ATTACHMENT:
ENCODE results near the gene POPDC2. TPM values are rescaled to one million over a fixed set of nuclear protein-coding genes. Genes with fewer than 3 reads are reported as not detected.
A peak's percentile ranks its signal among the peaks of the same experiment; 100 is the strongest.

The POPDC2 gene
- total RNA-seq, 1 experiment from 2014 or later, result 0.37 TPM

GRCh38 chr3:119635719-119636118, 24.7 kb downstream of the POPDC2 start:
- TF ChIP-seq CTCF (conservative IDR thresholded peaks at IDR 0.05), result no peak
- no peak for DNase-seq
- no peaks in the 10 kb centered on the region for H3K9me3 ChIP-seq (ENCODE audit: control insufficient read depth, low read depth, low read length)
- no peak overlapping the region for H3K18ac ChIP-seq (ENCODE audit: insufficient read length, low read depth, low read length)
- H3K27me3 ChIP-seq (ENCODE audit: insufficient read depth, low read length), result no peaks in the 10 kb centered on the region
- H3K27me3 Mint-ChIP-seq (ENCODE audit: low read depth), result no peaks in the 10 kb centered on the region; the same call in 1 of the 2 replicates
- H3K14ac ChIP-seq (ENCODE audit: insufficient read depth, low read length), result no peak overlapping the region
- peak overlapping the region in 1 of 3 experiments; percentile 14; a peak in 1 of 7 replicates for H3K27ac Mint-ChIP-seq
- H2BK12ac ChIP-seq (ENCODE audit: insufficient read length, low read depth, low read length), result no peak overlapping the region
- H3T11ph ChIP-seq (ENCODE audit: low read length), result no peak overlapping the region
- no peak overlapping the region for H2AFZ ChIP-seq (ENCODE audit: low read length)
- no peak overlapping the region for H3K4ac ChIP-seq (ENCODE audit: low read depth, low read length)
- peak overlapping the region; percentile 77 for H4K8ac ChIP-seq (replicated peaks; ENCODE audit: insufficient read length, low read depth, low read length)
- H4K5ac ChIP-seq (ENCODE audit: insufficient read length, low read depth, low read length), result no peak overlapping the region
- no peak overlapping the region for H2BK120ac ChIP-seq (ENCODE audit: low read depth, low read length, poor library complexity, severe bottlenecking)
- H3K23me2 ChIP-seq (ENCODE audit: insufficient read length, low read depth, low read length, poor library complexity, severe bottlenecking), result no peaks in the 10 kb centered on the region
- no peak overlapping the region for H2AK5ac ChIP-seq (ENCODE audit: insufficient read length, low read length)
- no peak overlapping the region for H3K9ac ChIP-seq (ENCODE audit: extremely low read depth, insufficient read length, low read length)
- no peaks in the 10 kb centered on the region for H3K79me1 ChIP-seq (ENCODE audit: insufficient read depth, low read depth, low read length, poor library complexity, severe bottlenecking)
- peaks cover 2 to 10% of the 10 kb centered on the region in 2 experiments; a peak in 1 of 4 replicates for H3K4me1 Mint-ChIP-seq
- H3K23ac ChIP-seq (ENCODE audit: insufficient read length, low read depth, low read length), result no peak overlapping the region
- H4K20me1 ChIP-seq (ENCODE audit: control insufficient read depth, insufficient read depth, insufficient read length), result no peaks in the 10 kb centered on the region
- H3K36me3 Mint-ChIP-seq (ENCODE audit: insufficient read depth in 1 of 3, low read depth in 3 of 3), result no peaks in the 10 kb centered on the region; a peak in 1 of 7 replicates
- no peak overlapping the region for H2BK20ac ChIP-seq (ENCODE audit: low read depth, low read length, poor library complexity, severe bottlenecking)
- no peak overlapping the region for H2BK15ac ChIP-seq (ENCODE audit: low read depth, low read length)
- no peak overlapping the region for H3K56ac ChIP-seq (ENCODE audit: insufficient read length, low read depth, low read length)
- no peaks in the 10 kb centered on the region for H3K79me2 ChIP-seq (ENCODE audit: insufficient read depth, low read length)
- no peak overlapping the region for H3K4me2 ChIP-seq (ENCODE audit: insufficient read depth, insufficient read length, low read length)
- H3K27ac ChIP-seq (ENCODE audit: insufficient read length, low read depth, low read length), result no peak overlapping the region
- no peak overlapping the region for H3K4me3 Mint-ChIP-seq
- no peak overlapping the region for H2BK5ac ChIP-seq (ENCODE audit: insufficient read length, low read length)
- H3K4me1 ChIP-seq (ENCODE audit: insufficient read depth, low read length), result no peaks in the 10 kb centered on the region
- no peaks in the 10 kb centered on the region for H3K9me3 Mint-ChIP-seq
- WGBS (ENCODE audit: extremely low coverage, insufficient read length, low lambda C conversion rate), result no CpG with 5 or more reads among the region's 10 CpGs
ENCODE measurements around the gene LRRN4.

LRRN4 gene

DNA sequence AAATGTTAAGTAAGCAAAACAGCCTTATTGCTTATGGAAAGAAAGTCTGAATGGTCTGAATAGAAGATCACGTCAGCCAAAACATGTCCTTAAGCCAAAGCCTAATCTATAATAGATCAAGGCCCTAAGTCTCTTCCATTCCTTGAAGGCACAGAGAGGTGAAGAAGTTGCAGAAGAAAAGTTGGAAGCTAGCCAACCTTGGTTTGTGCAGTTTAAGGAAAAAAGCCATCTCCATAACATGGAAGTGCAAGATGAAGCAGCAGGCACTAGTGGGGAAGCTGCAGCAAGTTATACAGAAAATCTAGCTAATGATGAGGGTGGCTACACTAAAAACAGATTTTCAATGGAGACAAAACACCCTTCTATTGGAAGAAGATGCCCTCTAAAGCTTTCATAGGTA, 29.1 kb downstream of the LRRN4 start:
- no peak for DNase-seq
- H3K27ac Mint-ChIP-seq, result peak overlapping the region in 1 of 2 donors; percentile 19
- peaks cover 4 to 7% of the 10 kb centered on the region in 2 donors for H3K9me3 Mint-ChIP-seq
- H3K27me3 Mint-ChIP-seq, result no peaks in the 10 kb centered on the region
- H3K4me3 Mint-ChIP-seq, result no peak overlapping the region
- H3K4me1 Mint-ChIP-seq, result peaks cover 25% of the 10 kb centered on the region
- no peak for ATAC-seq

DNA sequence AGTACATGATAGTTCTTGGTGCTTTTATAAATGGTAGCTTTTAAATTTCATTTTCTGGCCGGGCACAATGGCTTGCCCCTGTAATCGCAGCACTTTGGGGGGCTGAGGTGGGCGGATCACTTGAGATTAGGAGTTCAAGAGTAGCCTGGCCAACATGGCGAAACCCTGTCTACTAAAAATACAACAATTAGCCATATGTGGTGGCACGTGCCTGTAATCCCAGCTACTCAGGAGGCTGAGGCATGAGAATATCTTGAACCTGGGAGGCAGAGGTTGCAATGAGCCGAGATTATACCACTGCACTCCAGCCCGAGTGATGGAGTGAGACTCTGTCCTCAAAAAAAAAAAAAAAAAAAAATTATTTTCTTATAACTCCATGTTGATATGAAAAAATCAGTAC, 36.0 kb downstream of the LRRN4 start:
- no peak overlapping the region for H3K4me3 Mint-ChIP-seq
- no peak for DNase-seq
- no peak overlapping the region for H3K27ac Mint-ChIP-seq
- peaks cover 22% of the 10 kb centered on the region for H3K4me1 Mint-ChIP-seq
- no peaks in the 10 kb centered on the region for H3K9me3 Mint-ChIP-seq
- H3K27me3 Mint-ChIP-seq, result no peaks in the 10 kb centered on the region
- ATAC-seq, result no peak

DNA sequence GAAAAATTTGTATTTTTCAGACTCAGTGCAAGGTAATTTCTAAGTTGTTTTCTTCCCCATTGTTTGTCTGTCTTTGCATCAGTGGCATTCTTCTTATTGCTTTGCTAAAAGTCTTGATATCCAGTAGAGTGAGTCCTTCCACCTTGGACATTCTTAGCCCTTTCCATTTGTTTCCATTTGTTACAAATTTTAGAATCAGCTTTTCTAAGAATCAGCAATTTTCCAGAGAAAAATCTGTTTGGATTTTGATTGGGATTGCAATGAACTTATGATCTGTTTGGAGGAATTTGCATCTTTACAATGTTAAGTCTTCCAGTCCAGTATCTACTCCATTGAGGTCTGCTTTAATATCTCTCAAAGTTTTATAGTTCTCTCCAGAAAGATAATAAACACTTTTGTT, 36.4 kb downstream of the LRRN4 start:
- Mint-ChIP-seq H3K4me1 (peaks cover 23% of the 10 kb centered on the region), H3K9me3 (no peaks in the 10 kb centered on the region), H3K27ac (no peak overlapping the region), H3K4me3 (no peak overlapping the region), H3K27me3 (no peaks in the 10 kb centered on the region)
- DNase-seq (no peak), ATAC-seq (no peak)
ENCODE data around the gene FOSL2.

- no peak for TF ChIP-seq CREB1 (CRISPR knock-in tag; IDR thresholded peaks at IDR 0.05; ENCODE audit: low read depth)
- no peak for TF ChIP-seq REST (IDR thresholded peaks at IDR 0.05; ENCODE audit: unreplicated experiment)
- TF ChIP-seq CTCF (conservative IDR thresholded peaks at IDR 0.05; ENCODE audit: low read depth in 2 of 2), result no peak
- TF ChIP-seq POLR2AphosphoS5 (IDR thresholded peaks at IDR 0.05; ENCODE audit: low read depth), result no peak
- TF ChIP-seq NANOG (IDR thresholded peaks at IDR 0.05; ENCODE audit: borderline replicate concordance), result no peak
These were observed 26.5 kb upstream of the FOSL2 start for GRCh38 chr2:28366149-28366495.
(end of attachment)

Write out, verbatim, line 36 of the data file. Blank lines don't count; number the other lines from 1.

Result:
- no peak overlapping the region for H2BK5ac ChIP-seq (ENCODE audit: insufficient read length, low read length)